Rating: 4 stars
Quentin Jackson and Jason Spade have been best friends since their freshman days in college. Where Jason leads, Quentin has followed. Dorm to apartment, college into business, year after year, the path ahead for one is the path for both. Orphaned at an early age, Jason grew up with his uncle and his partner as role models and the game poker as his bible. Need a rule to live by? Poker has the answers, at least for Jason. For Quint? Not so much. An out bisexual, Jason spent his years in and out of bed after bed, regardless of their gender. Quint, on the other hand, followed his families strictures, and dated women and watched his friend avoid relationships and commitments at all costs. Jace has been aggressive in his approach to life, his “shark like” mannerisms making him sucessful, but at a price. Quentin has always come behind Jace smoothing the ruffled feathers and feelings of those that came into contact with Jace and his methodology. But eight years later, all that changes in one daring moment when Jace makes a sexual move on his friend that results in a night of passion.
For years, Jace has waited until the odds of success were in his favor to make a romantic play for Quent. When Jace is rewarded with a night of unsurpassed passion, both men must come to grips with a long unstated love now out in the open. For Jace, he needs to learn that all of life is not a poker game. For Quentin, he needs to trust that Jace can learn that winning at all costs will not help them build a relationship that will last. To call or fold before a relationship is even started? That’s the question both men must answer before they can find their HEA.
In Gambling Men by Amy Lane, the author uses the game of Poker as a format for her story of two friends fumbling their ways to love and happiness. As someone only minutely familiar with the game, I found using different Poker hands and actions fun if not occasionally confusing. Jace is convinced that all life is a Poker game to be won, a belief he picked up in adolescence living with his uncle and partner. Amy Lane does her usual great job at characterization by helping us understand Jace’s somewhat juvenile application of a Poker’s rules approach to life’s hardships and hurdles. Equally open is Quentin’s background in cementing his ideals and more passive life style. Winning versus nurture. Or in these case, a winning nature supported by a nurturing one.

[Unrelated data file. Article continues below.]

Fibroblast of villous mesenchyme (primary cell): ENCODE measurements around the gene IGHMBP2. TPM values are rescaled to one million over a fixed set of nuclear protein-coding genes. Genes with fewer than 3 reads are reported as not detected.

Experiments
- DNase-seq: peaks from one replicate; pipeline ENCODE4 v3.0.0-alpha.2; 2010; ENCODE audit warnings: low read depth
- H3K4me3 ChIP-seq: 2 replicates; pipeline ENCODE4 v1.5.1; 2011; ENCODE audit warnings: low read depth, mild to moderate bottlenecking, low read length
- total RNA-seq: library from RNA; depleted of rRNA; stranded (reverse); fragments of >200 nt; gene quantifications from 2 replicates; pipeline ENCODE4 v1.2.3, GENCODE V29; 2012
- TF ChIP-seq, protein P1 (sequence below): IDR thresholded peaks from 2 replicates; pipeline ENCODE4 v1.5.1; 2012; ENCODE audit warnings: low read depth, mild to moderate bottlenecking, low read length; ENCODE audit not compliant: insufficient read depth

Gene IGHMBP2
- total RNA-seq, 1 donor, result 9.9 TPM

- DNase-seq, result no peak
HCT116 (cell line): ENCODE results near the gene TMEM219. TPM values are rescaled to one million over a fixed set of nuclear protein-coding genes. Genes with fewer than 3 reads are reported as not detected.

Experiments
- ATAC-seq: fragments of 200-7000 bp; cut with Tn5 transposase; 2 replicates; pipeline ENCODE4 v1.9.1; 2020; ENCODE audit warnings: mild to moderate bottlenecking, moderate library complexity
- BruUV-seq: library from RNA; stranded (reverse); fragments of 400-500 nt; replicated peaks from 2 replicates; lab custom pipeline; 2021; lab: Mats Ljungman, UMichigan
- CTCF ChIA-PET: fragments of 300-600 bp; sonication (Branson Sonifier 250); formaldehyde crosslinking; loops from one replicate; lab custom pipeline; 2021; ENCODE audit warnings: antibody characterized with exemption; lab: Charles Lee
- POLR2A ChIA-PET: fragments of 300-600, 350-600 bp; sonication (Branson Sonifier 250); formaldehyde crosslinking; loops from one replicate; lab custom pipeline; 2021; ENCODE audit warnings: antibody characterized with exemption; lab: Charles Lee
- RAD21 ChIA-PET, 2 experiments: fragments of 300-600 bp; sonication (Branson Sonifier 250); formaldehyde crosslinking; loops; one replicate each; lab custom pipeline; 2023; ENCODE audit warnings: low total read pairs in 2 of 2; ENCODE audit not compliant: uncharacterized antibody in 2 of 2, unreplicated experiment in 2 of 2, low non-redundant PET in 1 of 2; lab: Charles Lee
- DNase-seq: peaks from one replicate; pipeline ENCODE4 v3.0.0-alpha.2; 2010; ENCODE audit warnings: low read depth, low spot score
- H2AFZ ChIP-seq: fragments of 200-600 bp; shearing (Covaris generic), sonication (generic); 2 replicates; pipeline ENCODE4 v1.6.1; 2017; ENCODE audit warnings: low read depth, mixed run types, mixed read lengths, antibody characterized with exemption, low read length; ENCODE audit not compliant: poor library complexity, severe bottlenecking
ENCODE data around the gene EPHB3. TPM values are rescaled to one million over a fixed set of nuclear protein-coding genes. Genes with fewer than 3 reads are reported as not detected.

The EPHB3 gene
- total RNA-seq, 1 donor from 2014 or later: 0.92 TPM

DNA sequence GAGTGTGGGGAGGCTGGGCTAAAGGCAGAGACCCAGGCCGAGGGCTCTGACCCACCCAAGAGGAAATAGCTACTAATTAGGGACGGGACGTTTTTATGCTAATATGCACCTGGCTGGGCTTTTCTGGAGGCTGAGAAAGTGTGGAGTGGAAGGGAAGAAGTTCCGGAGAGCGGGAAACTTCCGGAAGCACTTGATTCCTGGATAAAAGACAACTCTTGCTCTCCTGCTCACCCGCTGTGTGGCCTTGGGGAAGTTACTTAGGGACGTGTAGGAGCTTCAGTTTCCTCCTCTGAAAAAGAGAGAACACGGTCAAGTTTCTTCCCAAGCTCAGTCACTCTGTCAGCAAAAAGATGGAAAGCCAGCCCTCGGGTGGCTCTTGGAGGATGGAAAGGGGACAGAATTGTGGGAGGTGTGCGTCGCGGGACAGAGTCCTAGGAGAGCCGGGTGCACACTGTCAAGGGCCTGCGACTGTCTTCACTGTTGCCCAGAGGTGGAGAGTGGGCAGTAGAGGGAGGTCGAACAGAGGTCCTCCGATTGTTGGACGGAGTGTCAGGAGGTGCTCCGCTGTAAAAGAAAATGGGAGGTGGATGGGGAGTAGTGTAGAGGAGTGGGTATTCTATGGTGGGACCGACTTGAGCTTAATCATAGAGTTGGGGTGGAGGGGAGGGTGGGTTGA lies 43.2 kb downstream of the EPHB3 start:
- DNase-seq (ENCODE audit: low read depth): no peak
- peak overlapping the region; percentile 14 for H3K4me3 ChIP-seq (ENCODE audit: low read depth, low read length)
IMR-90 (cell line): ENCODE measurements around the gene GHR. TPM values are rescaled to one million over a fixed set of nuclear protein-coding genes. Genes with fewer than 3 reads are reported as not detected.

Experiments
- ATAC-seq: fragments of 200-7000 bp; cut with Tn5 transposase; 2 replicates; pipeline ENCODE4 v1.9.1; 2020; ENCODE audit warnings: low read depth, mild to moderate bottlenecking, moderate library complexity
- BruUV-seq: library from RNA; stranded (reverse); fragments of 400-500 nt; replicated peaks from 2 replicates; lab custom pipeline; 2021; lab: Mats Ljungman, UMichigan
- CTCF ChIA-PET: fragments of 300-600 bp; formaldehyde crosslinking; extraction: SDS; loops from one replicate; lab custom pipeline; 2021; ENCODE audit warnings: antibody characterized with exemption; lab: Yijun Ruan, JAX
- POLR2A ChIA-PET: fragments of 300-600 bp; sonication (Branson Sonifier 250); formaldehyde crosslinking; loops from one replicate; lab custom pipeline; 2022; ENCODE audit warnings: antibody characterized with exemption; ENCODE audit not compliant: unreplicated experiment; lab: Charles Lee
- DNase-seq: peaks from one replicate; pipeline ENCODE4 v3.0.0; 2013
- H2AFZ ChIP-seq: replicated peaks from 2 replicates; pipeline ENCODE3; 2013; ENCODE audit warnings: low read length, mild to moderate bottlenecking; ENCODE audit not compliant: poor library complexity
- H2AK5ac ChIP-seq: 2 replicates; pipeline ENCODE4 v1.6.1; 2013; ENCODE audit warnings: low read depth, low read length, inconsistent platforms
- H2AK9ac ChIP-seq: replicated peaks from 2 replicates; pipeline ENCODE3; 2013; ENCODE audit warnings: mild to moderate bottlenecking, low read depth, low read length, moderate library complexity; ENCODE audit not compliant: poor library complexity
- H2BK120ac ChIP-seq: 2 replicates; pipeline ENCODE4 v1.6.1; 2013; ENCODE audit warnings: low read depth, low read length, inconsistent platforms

Lane really understands relationship dynamics so the story really engaged me when Jace had to learn to adjust his life and its expectation to include Quentin in a role he had never occupied before. Up until then, Jace was still a little too shallow for me if still understandable. It was so appealing to watch each man flounder in turn, as they danced around dating, outing their relationship to their friends and employees, and then finally taking the steps to deepen their commitment to each other by moving in and finally emotionally moving on into the future they both want and deserve. Surrounding these relationship gyrations are a circle of friends as unique and indelible as Jace and Quent themselves. I loved their Poker playing group, their real family, as Quent’s family disowns him after he comes out. I wish I had been given more of these men, so compelling were the glimpses into their lives the author gave us.
Do I have a quibble with the story? Yes, I do, two in fact. One, the Poker game analogy got a tad stale for me after a while. I am not a Poker enthusiast, so Flushes, Draws, etc. became overdone not only as a format for the chapters but as it was used throughout the story even with Jace’s “life is Poker” outlook. I am sure that there are many Poker widows/widowers out there that feel much the same. The other wee quibble? The title. I have way too much Monty Python in me not to look at it and think “Gambling Men: the Novel?” As opposed to “Gambling Men: The Paragraph”? “Gambling Men: The Comic Book”? “Gambling Men: The Tweet”? The possibilities are endless, at least in my somewhat warped brain. Anyone out there with insight on the title, write me, tweet me, inquiring minds want to know. In the meantime, pick this one up and have a wonderful time as two old friends develop into the lovers they were always meant to be.
Cover: Hysterical. Perfect for the novel. Or should I say Gambling Men: The Novel. Really.